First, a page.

On March 3, 2012, the defendants entered a motion for judgment on the pleadings. On May 30, 2012, the Court (Judge Lawrence Karlton) issued an order granting the motion in relation to three claims, as they challenged the substance of the parole decisions, including the complaint that the Board relies on static factors when making the decisions.
On September 7, 2012, the Court (Judge Lawrence Karlton) denied the plaintiffs' motion to file the Fifth Amended Complaint. It also granted the defendants' unopposed motion to de-certify classes for several causes of action. As a result, only the Ex Post Facto challenges to Proposition 9 and the Governor's powers remained as class actions.
On May 6, 2013, the Court (Judge Lawrence Karlton) denied the plaintiffs' motion for summary judgment and preliminary injunction as to remaining causes of action, as well as defendants' motion for summary judgment and motion to de-certify remaining classes.
Following a trial, the District Court (Judge Lawrence Karlton) issued an order that both Proposition 9 and Proposition 89 violated the Ex Post Facto rights of the class members, on February 28, 2014. The Court stated that there was sufficient evidence that Proposition 9's increase of deferral periods for parole hearing created a significant risk of imposing longer periods of incarceration on the class than was the case when the offence was committed. Furthermore, the advanced hearing proceedings available under Proposition 9 is not sufficient to protect against Ex Post Facto problems created by Proposition 9. The Court stated that, although Proposition 89 is neutral on its face allowing the Governor to reverse both grants and denials of parole, in practice it was used to tip the scales against parole grants. In effect, it denied the class members right to neutral interpretation of the rules, available prior to the new law. The Court, thus declared, both Proposition 9 and Proposition 89, as implemented, violated the ex post facto clauses. The Court also ordered injunctive relief, so that the Board of Parole Hearings is to apply California Penal Code to all members of the class as it existed prior to Proposition 9, and so that the Governor of California is to use the same standards as the Board of Parole Hearings when reviewing cases.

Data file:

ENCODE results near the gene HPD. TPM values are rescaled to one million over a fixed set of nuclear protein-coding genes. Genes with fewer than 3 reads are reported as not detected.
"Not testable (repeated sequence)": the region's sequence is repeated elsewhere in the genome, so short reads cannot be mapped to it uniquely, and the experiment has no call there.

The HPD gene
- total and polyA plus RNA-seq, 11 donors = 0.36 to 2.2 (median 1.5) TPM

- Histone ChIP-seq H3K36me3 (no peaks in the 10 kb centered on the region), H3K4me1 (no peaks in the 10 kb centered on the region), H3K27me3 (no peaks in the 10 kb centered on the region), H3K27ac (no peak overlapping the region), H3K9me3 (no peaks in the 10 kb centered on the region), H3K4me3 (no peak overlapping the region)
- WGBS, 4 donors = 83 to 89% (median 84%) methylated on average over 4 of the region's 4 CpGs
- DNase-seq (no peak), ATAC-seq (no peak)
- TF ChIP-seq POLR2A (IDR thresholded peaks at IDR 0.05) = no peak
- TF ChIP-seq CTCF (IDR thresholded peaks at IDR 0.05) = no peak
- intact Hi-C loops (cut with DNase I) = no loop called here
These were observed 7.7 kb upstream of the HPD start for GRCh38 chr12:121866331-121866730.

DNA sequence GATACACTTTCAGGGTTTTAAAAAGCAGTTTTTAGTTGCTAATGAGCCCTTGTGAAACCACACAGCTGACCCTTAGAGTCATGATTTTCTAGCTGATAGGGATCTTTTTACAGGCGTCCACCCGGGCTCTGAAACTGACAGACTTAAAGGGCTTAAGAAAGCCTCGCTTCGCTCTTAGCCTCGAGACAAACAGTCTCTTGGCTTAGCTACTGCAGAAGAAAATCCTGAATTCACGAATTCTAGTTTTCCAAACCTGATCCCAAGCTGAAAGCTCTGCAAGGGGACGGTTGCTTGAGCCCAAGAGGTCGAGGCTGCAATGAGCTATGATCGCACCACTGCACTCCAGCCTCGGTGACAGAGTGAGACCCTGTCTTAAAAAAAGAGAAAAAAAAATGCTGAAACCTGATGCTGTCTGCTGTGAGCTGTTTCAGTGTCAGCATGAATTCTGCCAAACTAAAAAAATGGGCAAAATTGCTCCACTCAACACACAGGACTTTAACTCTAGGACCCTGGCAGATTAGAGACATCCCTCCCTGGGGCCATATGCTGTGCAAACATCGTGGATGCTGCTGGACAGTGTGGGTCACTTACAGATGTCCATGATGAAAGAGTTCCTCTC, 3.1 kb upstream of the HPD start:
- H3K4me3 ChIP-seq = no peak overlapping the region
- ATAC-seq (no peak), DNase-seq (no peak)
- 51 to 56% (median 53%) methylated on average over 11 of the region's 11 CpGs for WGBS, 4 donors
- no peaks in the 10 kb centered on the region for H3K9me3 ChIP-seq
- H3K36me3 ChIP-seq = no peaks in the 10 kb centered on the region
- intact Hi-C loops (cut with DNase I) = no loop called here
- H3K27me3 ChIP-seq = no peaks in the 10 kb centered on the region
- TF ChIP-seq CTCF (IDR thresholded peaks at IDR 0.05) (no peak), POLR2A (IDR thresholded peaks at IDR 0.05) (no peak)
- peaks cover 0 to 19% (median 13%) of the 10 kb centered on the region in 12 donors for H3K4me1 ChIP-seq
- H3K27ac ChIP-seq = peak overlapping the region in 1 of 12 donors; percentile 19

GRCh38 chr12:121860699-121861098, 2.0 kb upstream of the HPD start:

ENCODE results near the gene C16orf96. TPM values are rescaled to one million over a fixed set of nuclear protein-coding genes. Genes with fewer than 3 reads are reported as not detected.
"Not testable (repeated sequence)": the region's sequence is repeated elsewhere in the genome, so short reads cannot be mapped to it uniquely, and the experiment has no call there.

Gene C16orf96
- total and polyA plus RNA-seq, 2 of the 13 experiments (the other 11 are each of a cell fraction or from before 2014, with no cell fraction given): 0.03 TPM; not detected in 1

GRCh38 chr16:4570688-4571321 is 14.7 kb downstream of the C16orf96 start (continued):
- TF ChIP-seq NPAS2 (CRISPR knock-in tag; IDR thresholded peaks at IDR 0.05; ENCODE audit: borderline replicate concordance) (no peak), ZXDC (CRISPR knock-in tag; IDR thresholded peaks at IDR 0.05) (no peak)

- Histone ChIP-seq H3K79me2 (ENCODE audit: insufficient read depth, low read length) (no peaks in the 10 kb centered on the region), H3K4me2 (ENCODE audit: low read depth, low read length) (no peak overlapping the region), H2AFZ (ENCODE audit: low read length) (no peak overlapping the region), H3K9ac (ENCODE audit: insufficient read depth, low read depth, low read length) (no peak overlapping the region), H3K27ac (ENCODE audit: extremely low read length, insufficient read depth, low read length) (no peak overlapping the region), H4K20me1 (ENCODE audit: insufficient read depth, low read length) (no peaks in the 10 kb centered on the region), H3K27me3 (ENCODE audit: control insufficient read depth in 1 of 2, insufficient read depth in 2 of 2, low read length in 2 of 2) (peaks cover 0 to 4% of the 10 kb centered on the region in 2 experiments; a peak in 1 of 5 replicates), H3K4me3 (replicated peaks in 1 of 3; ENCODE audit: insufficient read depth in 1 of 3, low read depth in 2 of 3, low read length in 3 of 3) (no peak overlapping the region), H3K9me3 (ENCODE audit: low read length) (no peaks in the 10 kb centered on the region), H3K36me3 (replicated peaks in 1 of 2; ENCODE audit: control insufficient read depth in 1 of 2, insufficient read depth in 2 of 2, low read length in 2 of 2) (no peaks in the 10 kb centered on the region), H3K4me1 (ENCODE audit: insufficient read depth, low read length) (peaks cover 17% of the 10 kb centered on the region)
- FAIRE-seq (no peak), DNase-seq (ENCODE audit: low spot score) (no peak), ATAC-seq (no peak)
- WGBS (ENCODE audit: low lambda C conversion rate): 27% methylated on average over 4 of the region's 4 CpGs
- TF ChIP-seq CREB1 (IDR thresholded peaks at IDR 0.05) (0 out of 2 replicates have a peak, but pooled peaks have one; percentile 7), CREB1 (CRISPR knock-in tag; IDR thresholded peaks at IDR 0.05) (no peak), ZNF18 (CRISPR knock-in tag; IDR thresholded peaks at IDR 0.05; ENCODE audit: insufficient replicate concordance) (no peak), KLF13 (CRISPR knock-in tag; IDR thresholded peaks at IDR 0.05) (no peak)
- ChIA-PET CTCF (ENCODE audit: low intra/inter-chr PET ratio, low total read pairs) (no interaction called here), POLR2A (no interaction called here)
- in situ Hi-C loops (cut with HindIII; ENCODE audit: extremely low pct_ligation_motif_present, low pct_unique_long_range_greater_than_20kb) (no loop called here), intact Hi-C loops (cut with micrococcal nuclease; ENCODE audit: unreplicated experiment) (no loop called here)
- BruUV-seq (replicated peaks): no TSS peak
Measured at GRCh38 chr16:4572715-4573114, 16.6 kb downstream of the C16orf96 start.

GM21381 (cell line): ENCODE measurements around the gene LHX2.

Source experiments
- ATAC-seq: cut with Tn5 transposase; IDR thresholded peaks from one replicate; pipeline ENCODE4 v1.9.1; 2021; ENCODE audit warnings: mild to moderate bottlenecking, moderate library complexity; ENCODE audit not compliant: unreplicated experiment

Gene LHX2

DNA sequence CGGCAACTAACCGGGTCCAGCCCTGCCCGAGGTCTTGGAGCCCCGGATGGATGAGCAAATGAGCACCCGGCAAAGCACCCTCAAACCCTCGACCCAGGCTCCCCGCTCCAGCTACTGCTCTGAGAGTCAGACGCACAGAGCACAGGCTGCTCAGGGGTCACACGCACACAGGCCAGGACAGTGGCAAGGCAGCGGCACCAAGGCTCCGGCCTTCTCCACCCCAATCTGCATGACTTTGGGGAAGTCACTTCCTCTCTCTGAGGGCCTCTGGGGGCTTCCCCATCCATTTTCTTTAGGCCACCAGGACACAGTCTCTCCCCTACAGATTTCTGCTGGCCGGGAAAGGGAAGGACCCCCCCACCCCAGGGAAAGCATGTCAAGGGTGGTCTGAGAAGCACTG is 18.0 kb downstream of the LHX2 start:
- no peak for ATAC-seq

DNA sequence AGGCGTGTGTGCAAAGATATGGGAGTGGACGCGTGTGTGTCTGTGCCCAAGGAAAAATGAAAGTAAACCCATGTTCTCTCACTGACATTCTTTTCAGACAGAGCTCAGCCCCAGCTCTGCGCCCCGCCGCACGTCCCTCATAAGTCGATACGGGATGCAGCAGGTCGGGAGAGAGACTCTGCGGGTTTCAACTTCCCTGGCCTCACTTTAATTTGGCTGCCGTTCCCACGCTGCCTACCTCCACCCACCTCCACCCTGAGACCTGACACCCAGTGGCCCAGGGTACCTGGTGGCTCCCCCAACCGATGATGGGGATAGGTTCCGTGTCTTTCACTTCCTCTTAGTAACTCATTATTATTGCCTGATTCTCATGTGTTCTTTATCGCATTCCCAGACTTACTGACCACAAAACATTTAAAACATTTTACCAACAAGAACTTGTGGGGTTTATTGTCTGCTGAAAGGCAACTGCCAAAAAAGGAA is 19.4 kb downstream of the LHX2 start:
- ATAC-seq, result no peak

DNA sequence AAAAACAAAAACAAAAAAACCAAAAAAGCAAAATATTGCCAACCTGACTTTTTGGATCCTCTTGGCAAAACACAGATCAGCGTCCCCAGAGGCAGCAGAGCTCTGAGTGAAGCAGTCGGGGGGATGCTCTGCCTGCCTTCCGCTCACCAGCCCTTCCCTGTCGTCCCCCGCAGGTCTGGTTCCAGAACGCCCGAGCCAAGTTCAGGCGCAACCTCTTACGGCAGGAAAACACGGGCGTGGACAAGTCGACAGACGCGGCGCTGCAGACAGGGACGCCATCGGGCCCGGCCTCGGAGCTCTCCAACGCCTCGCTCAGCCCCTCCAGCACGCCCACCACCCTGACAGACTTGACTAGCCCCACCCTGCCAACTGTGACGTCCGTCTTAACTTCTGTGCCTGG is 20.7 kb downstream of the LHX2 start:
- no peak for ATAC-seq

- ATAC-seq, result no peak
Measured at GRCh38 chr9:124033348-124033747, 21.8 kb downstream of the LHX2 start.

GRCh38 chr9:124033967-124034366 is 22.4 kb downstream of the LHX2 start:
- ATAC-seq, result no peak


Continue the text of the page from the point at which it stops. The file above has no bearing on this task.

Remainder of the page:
The defendants filed an appeal to the Ninth Circuit Court of Appeals on March 27, 2014, in relation to the final judgment and all interlocutory orders.
The plaintiffs filed a motion for attorney's fees on March 28, 2014.
The case is still ongoing, pending the appeal. Zhandos Kuderin - 04/20/2014